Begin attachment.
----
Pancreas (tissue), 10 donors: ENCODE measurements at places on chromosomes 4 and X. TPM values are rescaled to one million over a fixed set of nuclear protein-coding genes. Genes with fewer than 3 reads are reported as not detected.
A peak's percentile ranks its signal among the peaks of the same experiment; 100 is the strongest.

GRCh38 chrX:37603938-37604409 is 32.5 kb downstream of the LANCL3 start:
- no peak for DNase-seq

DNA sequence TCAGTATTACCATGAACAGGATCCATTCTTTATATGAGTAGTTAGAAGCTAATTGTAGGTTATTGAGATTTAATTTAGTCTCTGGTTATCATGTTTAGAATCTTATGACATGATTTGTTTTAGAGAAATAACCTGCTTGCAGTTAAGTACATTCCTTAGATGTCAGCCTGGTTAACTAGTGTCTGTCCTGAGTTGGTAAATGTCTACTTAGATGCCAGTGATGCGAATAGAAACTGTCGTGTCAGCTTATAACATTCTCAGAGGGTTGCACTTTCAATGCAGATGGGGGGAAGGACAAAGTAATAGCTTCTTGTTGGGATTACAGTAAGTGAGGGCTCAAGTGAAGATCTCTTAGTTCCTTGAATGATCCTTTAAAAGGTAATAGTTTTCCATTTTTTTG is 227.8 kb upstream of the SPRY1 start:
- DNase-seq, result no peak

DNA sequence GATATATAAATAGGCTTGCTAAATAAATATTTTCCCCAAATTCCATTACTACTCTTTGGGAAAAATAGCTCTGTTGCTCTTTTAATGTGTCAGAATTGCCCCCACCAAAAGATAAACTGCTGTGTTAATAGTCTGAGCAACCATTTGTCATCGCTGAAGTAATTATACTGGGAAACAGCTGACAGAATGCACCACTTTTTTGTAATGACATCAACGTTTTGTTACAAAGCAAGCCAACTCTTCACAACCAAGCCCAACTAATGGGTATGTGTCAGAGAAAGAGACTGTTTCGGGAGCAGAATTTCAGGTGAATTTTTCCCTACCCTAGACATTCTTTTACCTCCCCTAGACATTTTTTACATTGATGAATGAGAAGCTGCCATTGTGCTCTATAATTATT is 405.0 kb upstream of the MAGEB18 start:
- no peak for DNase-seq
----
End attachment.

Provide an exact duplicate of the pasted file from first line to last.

Pancreas (tissue), 10 donors: ENCODE measurements at places on chromosomes 4 and X. TPM values are rescaled to one million over a fixed set of nuclear protein-coding genes. Genes with fewer than 3 reads are reported as not detected.
A peak's percentile ranks its signal among the peaks of the same experiment; 100 is the strongest.

GRCh38 chrX:37603938-37604409 is 32.5 kb downstream of the LANCL3 start:
- no peak for DNase-seq

DNA sequence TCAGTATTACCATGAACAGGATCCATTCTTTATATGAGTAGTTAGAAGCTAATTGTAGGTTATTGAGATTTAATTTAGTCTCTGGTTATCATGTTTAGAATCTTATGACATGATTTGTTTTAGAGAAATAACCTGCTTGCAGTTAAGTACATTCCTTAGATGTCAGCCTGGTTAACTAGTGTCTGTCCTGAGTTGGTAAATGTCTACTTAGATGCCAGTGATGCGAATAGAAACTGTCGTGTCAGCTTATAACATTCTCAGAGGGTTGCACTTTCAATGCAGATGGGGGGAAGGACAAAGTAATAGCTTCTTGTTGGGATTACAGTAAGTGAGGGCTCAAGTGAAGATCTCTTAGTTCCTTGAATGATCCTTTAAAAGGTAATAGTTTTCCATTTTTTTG is 227.8 kb upstream of the SPRY1 start:
- DNase-seq, result no peak

DNA sequence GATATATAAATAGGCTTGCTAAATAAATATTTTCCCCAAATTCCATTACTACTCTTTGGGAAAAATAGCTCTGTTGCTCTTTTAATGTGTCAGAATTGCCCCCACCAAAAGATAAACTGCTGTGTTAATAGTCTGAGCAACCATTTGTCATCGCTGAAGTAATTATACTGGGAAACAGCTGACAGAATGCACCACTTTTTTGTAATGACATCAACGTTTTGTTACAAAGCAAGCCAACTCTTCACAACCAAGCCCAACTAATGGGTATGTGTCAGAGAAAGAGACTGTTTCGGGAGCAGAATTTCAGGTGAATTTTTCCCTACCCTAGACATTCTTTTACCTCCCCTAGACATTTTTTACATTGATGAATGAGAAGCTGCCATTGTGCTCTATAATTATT is 405.0 kb upstream of the MAGEB18 start:
- no peak for DNase-seq